"My hope is that after the initial volatility there will be differentiation, and the financial investors would try to see where there is some macro-stability," Rajan said here.
He was here for International Monetary Fund (IMF) and World Bank fall meetings.
It is expected that the Fed Reserve may raise interest rates from next year as the US economy is showing signs of improvement.
He also said that interest rate hike may not have much impact on India as "we have got plenty of reserves relative to where we were last year...We have got inflation coming down in a substantial way".
If Fed hikes the rates there could be outward flow of capital from India which may in turn put pressure on India's forex reserves and subsequently on forex.
Falling for the fourth week in a row, India's foreign exchange reserves went down by USD 1.415 billion to USD 314.181 billion in the week to September 26 on account of a hefty drop in non-US currency assets.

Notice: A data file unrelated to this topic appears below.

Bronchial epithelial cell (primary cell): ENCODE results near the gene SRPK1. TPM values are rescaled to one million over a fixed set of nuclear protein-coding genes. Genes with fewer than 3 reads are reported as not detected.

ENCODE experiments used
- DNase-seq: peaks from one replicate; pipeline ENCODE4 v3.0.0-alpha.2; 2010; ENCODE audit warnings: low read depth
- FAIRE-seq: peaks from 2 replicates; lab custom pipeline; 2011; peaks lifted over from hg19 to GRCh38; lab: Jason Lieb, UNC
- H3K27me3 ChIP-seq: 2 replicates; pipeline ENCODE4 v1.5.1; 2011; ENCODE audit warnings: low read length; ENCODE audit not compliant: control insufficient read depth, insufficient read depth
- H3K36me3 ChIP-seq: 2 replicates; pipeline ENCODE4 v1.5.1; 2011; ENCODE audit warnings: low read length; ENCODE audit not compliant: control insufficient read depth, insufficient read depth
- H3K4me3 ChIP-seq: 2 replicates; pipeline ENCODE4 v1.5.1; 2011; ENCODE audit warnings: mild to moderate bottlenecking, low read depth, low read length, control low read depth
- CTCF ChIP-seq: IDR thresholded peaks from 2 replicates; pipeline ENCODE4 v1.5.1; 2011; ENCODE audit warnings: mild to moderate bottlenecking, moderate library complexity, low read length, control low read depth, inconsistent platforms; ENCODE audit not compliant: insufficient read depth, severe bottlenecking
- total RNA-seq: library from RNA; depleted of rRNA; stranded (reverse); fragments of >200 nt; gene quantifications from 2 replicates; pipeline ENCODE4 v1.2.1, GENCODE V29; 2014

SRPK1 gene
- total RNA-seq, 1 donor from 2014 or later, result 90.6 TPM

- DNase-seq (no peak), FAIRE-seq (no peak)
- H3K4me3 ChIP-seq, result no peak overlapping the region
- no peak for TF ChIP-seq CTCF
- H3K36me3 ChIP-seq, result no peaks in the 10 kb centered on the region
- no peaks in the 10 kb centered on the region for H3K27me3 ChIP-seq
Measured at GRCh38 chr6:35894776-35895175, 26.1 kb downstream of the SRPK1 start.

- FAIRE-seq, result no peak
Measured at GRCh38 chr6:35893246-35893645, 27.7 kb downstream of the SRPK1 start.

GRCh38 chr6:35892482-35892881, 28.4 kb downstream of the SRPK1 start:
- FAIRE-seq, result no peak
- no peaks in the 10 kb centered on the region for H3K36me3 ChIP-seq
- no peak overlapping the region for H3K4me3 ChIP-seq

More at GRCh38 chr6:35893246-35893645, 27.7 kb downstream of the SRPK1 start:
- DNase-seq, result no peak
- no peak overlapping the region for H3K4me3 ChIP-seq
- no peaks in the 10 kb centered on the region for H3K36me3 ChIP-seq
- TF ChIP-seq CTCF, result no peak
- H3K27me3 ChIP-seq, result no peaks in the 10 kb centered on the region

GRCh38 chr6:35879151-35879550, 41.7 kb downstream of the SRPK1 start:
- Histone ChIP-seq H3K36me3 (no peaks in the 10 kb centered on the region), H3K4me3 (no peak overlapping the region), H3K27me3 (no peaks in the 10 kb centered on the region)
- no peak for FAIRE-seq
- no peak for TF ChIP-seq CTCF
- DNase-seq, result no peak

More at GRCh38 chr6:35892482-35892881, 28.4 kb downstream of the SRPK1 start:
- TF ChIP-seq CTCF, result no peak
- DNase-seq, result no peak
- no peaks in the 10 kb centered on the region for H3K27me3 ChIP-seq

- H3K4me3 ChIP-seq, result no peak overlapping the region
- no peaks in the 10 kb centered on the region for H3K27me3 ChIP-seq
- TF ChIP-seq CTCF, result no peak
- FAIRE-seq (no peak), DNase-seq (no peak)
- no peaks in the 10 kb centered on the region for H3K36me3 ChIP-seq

Earlier Rajan had described the fall in reserves as dip in valuation with appreciation of dollar against other currencies.
"In the recent weeks the dollar has been appreciating against the other currencies. Therefore, when we look at our reserves in dollar terms, they have been coming down," Rajan had said.
Rajan had hoped that inflation will moderate to acceptable level of 6 per cent by January 2016 and maintained that the GDP growth in the current fiscal will be 5.5 per cent, same as projected earlier.